NASA Tech Could Replace Passwords with Your Heartbeat


The space agency announced several health and biotech technology transfer opportunities.

NASA produces cutting-edge products and solutions for space exploration that often have untapped applications here on Earth. Through its Technology Transfer Program, businesses can license NASA-developed technologies and from them create and manufacture innovative commercially relevant uses for public benefit.

The space agency on Monday launched several new technology transfer opportunities for potential applications related to health, medicine and biotechnology. 


Fingerprints and retinal and face scans are commonly-used biometric means to authenticate and verify that people are who they say they are. According to NASA, “the heartbeat system is a new biometric technique to verify someone's identity.” 

In the HeartbeatID solicitation, agency officials said the movement of cardiac muscles and signals sent within human hearts “can be used in everything from replacing individuals’ PC passwords to [accessing] a bank account,” and they also listed a range of other applications, particularly in the realm of personal, internet and national security. Essentially, the nascent technology provides a means to use the human heart’s electrical actions as biometric distinguishers. 

NASA notes that this specific technology transfer opportunity is patent only, and there’s no software available for license, but those who are interested in licensing the technology to develop more commercial uses can submit an application through its online portal for approval. 


Through its Portable Unit for Metabolic Analysis, or PUMA tech transfer opportunity, entities can tap into battery-powered, wearable devices created at NASA’s Glenn Research Center that provide “highly precise real-time measurements of human metabolic functions,” such as users’ oxygen intake, heart rate, temperature and beyond. According to the agency, PUMA “represents a major breakthrough in portable metabolic analysis.”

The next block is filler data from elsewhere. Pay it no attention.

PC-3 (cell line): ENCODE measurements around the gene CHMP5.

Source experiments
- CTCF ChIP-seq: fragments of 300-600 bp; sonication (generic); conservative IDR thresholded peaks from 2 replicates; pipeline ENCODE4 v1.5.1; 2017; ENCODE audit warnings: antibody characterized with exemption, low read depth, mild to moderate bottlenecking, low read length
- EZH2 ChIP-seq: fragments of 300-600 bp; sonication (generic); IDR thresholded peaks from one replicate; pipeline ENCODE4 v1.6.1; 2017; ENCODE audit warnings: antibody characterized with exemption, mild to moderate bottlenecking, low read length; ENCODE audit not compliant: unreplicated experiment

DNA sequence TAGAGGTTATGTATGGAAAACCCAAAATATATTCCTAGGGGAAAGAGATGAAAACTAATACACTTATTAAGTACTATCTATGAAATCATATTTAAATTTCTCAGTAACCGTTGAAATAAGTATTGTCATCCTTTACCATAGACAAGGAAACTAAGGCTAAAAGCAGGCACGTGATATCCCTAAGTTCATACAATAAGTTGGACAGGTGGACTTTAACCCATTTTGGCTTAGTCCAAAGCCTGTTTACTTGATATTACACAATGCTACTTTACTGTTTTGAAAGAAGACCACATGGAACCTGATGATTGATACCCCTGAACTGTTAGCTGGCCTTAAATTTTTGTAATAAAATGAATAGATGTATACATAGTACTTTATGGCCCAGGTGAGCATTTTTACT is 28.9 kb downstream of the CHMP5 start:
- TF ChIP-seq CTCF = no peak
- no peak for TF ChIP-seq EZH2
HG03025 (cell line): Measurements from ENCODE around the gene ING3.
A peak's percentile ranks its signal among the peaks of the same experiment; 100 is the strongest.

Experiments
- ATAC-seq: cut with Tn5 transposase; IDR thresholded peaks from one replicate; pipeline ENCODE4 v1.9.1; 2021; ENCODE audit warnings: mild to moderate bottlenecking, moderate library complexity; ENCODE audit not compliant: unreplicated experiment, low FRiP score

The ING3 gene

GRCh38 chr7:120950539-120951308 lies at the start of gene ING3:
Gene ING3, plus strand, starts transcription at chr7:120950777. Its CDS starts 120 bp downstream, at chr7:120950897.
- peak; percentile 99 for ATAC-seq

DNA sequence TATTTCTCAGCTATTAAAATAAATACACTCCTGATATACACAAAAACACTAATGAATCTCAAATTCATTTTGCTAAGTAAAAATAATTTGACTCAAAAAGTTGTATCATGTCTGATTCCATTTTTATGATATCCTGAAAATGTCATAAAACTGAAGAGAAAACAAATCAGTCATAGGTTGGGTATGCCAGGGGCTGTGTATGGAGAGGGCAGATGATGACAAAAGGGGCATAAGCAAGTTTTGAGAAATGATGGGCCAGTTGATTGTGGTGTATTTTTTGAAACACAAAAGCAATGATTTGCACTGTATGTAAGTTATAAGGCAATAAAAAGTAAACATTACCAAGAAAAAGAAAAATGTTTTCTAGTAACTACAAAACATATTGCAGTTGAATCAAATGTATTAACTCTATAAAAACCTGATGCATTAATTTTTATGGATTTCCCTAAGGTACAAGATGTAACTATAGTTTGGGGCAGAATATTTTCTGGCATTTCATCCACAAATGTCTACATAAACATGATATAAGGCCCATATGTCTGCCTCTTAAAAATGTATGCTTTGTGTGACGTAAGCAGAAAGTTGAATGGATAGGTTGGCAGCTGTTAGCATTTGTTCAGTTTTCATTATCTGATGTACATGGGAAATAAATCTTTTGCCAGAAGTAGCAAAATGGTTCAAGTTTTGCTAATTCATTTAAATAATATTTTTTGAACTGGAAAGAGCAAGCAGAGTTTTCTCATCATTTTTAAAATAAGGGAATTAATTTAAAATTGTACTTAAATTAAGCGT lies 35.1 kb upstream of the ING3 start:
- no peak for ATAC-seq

The durable, compact units wirelessly relay information they capture to laptop computers for instant analysis and they are particularly well-suited to detect oxygen deficiencies and drops almost as soon as they occur. The devices can also be used in extreme environments, NASA said, including underground, underwater, and in aviation. Individuals who aim to license PUMA and market or help advance its uses not just for astronauts, but for miners, pilots, firefighters, divers, climbers, patients, athletes and more may also submit an application online. 

Subcutaneous Structure Imager

The agency’s Glenn Research Center also developed a novel system—a subcutaneous, or below-the-skin, structure imager—that can be used to locate veins “in challenging patient populations, such as juvenile, elderly, dark-skinned, or obese patients.” The system offers users the ability to conveniently access clear visualizations of veins or other vascular structures. 

In terms of commercial applications, NASA officials said “compared to other state-of-the-art solutions, the imager is inexpensive, compact, and very portable, so it can be used in remote third-world areas, emergency response situations, or military battlefields.” Those interested in putting it to use may submit an online application. 

Other health-focused technology transfer opportunities that the space agency launched Monday include biochemical sensors that may be used in clinical diagnostics and a reproducible, cost-effective technology and process for creating 2D and 3D human tissue formations that NASA believes have uses across pharmaceutical development and regenerative medicine.

Licensing applications for each of the opportunities are due by Feb. 21, 2021.